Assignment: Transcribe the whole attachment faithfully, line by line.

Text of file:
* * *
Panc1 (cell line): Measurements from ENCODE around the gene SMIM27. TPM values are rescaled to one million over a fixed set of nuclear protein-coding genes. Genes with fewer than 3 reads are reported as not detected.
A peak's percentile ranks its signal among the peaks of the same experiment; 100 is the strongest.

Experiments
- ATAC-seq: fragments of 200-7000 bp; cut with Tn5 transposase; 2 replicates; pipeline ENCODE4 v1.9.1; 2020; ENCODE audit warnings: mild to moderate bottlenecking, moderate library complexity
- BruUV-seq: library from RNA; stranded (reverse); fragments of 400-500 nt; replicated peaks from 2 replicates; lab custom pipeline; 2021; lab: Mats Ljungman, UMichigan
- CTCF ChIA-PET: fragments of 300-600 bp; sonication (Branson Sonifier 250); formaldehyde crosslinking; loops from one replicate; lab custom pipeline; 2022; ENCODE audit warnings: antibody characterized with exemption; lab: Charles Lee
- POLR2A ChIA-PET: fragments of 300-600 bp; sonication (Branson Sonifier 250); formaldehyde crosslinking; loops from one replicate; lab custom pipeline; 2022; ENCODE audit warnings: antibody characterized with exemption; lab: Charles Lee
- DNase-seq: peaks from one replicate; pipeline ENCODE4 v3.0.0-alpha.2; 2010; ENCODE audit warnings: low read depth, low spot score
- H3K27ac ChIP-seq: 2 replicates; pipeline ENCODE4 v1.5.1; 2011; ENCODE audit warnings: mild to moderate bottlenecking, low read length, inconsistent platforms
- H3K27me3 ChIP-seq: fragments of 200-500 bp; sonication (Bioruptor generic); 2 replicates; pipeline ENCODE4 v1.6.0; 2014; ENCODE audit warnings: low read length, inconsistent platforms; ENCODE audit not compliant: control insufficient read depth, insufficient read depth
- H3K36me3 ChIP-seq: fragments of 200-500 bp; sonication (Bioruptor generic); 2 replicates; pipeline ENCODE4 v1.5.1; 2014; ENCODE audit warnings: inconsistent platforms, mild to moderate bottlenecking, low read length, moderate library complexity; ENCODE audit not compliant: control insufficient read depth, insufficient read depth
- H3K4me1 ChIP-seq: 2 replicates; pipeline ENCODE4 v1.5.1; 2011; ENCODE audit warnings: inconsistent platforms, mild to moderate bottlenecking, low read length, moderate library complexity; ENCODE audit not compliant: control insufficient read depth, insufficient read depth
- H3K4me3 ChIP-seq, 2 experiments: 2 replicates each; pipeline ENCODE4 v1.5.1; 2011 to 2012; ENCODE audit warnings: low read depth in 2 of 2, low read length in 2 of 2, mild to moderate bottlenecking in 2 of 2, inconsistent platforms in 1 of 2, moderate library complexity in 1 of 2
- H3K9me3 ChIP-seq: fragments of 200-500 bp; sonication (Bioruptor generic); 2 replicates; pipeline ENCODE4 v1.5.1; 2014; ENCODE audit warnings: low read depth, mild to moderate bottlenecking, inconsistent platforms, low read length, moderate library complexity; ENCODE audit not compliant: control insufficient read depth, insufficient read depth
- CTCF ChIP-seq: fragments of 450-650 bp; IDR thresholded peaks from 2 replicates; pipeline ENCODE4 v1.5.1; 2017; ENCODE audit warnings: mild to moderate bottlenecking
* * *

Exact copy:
Panc1 (cell line): Measurements from ENCODE around the gene SMIM27. TPM values are rescaled to one million over a fixed set of nuclear protein-coding genes. Genes with fewer than 3 reads are reported as not detected.
A peak's percentile ranks its signal among the peaks of the same experiment; 100 is the strongest.

Experiments
- ATAC-seq: fragments of 200-7000 bp; cut with Tn5 transposase; 2 replicates; pipeline ENCODE4 v1.9.1; 2020; ENCODE audit warnings: mild to moderate bottlenecking, moderate library complexity
- BruUV-seq: library from RNA; stranded (reverse); fragments of 400-500 nt; replicated peaks from 2 replicates; lab custom pipeline; 2021; lab: Mats Ljungman, UMichigan
- CTCF ChIA-PET: fragments of 300-600 bp; sonication (Branson Sonifier 250); formaldehyde crosslinking; loops from one replicate; lab custom pipeline; 2022; ENCODE audit warnings: antibody characterized with exemption; lab: Charles Lee
- POLR2A ChIA-PET: fragments of 300-600 bp; sonication (Branson Sonifier 250); formaldehyde crosslinking; loops from one replicate; lab custom pipeline; 2022; ENCODE audit warnings: antibody characterized with exemption; lab: Charles Lee
- DNase-seq: peaks from one replicate; pipeline ENCODE4 v3.0.0-alpha.2; 2010; ENCODE audit warnings: low read depth, low spot score
- H3K27ac ChIP-seq: 2 replicates; pipeline ENCODE4 v1.5.1; 2011; ENCODE audit warnings: mild to moderate bottlenecking, low read length, inconsistent platforms
- H3K27me3 ChIP-seq: fragments of 200-500 bp; sonication (Bioruptor generic); 2 replicates; pipeline ENCODE4 v1.6.0; 2014; ENCODE audit warnings: low read length, inconsistent platforms; ENCODE audit not compliant: control insufficient read depth, insufficient read depth
- H3K36me3 ChIP-seq: fragments of 200-500 bp; sonication (Bioruptor generic); 2 replicates; pipeline ENCODE4 v1.5.1; 2014; ENCODE audit warnings: inconsistent platforms, mild to moderate bottlenecking, low read length, moderate library complexity; ENCODE audit not compliant: control insufficient read depth, insufficient read depth
- H3K4me1 ChIP-seq: 2 replicates; pipeline ENCODE4 v1.5.1; 2011; ENCODE audit warnings: inconsistent platforms, mild to moderate bottlenecking, low read length, moderate library complexity; ENCODE audit not compliant: control insufficient read depth, insufficient read depth
- H3K4me3 ChIP-seq, 2 experiments: 2 replicates each; pipeline ENCODE4 v1.5.1; 2011 to 2012; ENCODE audit warnings: low read depth in 2 of 2, low read length in 2 of 2, mild to moderate bottlenecking in 2 of 2, inconsistent platforms in 1 of 2, moderate library complexity in 1 of 2
- H3K9me3 ChIP-seq: fragments of 200-500 bp; sonication (Bioruptor generic); 2 replicates; pipeline ENCODE4 v1.5.1; 2014; ENCODE audit warnings: low read depth, mild to moderate bottlenecking, inconsistent platforms, low read length, moderate library complexity; ENCODE audit not compliant: control insufficient read depth, insufficient read depth
- CTCF ChIP-seq: fragments of 450-650 bp; IDR thresholded peaks from 2 replicates; pipeline ENCODE4 v1.5.1; 2017; ENCODE audit warnings: mild to moderate bottlenecking